The scout inside Ray Farmer tells him to never stop, never settle, never sit back and appreciate what's been accomplished. There's always a way to be better.
So, when the Browns general manager was asked recently about the positions he felt good about heading into the 2015 season, it should come as little surprise to how the first part of his answer unfolded.
"I would tell you that in totality, I don't feel good about any of them," Farmer said in an interview on 'Inside the Cleveland Browns.' "As a scout, my natural inclination is everybody can be improved and everything can be upgraded. There's no reality in that, but that's the world I live in."
Ultimately, Farmer settled on three areas of the field where the Browns are by no means perfect, but in solid shape as he looks to fill the roster through free agency and the 10 picks Cleveland holds in the 2015 NFL Draft.
Farmer views Cleveland's offensive line -- which features two members of the Pro Football Writers Association's All-AFC team -- its secondary -- which includes two 2015 Pro Bowl players and a Pro Bowl alternate -- and a linebacking corps heavy on productive veterans and young talent as the three in which he can elicit the most optimism.
Why's that? Here's his position-by-position breakdown.
Farmer on the offensive line, which is set to return all five starters, including injured center Alex Mack, for the 2015 season: "I feel good that we've got a good nucleus of offensive linemen right now. How do we expand upon that and drive competition to where we force guys that are currently starters to fight for their spots as well as improve our depth?"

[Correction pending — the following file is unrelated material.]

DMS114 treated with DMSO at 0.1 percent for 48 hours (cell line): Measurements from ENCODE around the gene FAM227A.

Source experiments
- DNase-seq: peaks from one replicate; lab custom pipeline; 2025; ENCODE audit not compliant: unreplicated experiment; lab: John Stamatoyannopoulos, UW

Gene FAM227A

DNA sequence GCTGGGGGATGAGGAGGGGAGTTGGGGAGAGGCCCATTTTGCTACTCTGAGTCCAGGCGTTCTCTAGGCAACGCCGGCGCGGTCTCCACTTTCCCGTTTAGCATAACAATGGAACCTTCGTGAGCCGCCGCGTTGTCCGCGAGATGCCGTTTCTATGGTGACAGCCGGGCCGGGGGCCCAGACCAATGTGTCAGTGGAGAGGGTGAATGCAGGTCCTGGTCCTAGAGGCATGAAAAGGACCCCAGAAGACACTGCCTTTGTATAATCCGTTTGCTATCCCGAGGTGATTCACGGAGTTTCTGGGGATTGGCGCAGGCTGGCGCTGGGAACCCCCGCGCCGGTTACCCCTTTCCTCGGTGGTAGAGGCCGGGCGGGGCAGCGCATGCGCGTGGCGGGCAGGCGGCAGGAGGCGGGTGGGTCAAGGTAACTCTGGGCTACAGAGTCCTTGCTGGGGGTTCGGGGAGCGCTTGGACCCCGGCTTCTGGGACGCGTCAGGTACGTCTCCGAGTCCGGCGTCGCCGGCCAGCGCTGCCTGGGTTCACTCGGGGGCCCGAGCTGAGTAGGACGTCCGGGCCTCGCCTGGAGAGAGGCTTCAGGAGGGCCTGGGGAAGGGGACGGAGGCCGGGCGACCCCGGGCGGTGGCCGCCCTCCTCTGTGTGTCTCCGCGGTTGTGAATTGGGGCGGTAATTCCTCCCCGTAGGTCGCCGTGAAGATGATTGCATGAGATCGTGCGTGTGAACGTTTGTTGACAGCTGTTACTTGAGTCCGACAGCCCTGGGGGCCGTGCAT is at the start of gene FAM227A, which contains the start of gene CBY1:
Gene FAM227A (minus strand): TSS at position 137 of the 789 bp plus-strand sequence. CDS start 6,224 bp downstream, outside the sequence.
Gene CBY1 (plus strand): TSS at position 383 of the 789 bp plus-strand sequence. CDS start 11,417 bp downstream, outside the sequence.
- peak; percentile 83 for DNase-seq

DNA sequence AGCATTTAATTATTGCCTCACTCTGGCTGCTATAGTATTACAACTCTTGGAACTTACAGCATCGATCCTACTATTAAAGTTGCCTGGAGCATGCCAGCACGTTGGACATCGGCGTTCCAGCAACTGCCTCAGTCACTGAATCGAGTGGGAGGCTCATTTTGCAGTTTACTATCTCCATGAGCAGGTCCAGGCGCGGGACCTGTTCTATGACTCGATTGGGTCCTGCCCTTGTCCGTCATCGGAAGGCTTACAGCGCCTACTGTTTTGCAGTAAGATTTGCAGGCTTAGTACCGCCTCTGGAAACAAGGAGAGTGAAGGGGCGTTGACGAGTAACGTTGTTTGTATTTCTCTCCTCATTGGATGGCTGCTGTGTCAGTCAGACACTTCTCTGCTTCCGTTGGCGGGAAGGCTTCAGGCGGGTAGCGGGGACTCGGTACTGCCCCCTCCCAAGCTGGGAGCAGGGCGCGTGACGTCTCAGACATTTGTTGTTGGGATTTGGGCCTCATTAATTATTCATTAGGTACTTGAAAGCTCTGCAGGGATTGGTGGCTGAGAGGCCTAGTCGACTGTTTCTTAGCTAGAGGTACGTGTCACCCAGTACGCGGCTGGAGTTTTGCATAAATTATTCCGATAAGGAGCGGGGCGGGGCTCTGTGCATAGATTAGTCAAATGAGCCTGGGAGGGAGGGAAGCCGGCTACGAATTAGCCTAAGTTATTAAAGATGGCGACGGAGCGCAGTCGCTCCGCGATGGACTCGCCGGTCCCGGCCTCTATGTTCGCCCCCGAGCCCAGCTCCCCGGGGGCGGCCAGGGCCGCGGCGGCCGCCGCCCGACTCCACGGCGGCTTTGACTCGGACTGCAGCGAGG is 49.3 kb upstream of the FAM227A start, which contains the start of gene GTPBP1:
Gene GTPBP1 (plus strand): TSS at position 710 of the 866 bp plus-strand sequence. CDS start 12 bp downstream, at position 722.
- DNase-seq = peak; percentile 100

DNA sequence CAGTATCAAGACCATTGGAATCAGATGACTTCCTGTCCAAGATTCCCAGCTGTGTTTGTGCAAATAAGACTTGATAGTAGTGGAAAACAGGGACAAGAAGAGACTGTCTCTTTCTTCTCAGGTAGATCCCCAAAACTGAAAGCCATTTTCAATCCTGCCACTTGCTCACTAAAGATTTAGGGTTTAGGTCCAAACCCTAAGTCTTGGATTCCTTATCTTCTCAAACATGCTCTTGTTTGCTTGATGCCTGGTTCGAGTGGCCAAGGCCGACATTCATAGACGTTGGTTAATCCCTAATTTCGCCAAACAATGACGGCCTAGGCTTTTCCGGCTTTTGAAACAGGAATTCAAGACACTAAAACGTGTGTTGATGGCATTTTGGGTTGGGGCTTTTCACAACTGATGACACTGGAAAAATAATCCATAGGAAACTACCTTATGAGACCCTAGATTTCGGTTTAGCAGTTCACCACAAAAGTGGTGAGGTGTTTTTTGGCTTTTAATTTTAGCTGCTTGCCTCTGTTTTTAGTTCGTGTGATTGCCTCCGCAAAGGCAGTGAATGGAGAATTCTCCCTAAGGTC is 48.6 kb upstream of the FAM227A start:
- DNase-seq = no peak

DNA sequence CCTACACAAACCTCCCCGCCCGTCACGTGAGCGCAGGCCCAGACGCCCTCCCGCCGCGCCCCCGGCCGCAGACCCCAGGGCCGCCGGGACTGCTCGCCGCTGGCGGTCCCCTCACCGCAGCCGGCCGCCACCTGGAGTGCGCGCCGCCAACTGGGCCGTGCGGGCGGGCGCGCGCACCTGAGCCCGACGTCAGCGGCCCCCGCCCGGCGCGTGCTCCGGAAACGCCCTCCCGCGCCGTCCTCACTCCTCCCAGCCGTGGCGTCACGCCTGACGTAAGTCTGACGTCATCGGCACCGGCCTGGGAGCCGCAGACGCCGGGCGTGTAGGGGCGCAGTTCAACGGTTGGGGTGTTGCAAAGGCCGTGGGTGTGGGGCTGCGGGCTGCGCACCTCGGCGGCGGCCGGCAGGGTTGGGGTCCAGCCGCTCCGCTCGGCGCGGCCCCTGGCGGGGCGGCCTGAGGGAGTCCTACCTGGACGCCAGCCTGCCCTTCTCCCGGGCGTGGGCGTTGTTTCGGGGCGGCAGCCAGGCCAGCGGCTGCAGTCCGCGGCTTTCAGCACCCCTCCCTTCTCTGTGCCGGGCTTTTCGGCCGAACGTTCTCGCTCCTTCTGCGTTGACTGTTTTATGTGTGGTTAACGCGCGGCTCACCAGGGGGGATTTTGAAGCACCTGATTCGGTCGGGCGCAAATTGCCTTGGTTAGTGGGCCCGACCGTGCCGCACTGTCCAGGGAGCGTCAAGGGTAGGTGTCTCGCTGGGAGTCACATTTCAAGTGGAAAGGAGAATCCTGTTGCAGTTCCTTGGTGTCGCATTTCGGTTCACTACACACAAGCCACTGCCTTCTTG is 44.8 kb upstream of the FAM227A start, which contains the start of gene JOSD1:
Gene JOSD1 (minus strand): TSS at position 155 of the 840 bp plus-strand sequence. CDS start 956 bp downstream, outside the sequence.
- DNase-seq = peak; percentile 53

On the secondary, which ranked near the top in most pass defense categories: "I think we've got good young players who have talent and upside. I also think there's a group of veterans and there's a good mixture of young guys to grow that group and sustain it long-term."
On the linebackers, who were productive despite a number of injuries: "I feel good about our linebackers with that same premise. We have old, young and in between that give us a chance to have success today, tomorrow and building toward the culture we want."
Check out the rest of this portion of Farmer's interview with Nathan Zegura by clicking on the video near the top of the page.